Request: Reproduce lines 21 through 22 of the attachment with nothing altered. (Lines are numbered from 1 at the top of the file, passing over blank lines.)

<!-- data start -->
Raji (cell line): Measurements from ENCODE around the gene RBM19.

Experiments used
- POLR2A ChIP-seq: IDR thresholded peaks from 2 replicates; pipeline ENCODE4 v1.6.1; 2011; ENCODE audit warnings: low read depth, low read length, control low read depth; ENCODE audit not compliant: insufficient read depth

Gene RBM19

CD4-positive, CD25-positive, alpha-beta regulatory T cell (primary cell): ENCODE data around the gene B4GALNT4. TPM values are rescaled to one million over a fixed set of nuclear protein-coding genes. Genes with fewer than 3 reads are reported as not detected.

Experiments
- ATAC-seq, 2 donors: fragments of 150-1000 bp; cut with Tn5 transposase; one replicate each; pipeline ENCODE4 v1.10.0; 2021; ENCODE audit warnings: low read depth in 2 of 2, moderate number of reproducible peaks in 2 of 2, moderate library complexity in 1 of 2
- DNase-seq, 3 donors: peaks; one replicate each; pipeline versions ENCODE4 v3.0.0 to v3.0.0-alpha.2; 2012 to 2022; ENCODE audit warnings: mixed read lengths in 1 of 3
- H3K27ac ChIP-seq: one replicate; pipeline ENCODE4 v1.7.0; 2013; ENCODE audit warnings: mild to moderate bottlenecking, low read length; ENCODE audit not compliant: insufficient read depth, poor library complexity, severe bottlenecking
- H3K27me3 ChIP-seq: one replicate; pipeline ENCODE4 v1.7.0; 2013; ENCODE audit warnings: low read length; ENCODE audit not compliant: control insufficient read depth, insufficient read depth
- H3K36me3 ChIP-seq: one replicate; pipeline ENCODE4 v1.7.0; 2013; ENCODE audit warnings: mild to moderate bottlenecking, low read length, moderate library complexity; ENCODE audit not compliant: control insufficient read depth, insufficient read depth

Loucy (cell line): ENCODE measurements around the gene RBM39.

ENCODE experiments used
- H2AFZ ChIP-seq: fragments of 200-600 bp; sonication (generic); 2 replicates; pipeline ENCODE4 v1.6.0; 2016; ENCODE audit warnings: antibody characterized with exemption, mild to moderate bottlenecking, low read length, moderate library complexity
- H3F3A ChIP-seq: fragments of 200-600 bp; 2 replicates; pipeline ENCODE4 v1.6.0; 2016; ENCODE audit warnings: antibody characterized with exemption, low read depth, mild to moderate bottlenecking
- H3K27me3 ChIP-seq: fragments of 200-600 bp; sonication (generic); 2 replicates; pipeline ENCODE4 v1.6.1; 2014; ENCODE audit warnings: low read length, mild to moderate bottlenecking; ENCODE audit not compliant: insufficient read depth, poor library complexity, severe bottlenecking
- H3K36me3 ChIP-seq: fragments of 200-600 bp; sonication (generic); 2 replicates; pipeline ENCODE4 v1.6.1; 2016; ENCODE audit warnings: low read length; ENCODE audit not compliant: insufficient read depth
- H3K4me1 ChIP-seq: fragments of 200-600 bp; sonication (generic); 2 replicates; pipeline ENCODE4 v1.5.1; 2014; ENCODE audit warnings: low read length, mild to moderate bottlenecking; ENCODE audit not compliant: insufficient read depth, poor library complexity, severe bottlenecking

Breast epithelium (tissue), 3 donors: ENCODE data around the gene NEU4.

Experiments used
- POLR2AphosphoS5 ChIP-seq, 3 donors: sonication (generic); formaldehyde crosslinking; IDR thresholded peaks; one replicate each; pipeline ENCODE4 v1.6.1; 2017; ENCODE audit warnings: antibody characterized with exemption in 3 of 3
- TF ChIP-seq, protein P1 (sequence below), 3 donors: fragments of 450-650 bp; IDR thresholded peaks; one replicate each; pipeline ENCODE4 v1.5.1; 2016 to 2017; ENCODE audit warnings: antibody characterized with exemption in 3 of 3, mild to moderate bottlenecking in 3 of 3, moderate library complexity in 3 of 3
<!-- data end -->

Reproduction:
- POLR2AphosphoS5 ChIP-seq, 3 donors: sonication (generic); formaldehyde crosslinking; IDR thresholded peaks; one replicate each; pipeline ENCODE4 v1.6.1; 2017; ENCODE audit warnings: antibody characterized with exemption in 3 of 3
- TF ChIP-seq, protein P1 (sequence below), 3 donors: fragments of 450-650 bp; IDR thresholded peaks; one replicate each; pipeline ENCODE4 v1.5.1; 2016 to 2017; ENCODE audit warnings: antibody characterized with exemption in 3 of 3, mild to moderate bottlenecking in 3 of 3, moderate library complexity in 3 of 3